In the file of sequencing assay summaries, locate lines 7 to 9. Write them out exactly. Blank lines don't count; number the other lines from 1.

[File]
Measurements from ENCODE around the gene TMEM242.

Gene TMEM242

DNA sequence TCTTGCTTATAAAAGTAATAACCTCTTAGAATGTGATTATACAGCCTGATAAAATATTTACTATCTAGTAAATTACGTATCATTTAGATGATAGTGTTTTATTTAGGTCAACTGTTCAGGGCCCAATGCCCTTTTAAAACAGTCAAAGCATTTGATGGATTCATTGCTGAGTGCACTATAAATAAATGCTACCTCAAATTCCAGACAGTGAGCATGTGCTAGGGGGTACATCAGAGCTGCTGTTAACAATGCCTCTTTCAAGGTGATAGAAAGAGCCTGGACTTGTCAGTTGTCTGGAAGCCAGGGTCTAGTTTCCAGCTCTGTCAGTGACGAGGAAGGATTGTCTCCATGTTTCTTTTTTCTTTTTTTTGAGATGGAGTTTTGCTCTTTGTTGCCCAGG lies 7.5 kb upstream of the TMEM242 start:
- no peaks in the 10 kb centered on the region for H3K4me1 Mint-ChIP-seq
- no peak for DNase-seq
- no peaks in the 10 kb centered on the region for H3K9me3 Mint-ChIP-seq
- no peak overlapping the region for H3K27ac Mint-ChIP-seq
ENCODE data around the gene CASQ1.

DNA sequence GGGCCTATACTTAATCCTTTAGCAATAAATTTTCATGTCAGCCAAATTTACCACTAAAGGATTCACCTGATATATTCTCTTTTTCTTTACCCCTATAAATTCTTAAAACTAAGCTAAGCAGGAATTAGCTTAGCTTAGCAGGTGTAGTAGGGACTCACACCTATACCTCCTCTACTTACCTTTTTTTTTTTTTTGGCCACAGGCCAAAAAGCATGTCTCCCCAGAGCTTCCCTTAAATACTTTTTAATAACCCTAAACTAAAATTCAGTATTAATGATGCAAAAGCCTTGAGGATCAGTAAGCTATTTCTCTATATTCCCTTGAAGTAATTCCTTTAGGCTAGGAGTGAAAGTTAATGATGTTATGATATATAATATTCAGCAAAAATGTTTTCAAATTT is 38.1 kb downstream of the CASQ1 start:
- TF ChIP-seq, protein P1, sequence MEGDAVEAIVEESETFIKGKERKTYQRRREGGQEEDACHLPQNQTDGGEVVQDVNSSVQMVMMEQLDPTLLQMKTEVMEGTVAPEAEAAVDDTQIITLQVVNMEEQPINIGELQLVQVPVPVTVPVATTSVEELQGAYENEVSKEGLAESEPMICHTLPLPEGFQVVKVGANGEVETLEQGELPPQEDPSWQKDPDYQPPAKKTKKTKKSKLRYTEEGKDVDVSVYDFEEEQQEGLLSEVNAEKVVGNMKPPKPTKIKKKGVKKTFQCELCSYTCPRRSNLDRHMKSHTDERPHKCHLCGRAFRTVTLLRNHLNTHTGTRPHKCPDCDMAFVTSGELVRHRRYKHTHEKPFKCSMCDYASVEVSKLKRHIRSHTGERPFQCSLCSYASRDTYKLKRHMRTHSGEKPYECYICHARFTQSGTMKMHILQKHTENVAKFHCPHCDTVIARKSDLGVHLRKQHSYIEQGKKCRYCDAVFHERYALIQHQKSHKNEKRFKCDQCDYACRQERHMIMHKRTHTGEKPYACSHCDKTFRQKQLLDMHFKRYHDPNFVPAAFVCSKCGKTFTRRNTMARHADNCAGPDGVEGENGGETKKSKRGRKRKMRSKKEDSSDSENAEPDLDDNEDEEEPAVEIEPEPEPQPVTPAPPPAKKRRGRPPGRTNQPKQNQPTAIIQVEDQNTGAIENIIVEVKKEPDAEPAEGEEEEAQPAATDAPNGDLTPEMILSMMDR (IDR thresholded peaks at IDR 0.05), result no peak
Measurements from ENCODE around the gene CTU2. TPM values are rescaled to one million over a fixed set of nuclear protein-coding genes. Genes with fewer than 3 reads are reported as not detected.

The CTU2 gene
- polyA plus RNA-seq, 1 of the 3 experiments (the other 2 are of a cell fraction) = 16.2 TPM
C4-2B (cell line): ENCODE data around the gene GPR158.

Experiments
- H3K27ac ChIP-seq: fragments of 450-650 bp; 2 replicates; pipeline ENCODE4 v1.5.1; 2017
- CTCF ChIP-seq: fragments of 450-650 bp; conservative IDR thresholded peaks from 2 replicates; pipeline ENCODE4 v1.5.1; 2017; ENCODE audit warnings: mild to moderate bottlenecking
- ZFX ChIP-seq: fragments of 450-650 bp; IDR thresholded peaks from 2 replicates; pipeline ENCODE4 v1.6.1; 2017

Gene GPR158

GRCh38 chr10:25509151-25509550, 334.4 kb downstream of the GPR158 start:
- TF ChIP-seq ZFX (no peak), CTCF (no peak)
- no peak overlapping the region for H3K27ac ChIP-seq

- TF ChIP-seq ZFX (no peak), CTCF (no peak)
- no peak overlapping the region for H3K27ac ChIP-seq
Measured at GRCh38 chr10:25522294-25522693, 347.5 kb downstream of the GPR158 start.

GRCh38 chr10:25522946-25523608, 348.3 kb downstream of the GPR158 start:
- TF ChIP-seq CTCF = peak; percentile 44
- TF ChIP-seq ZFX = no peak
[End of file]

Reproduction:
- no peak overlapping the region for H3K27ac Mint-ChIP-seq
ENCODE data around the gene CASQ1.

DNA sequence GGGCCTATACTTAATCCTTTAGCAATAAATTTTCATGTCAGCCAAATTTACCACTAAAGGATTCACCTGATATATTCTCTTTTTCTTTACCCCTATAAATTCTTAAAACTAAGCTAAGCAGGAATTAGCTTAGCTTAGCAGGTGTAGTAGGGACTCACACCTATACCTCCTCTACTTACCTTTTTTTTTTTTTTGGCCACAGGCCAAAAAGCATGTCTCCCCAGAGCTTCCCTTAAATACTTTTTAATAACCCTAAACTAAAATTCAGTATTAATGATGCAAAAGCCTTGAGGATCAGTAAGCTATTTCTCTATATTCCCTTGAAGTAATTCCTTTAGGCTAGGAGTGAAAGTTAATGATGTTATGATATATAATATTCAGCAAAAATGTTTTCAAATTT is 38.1 kb downstream of the CASQ1 start: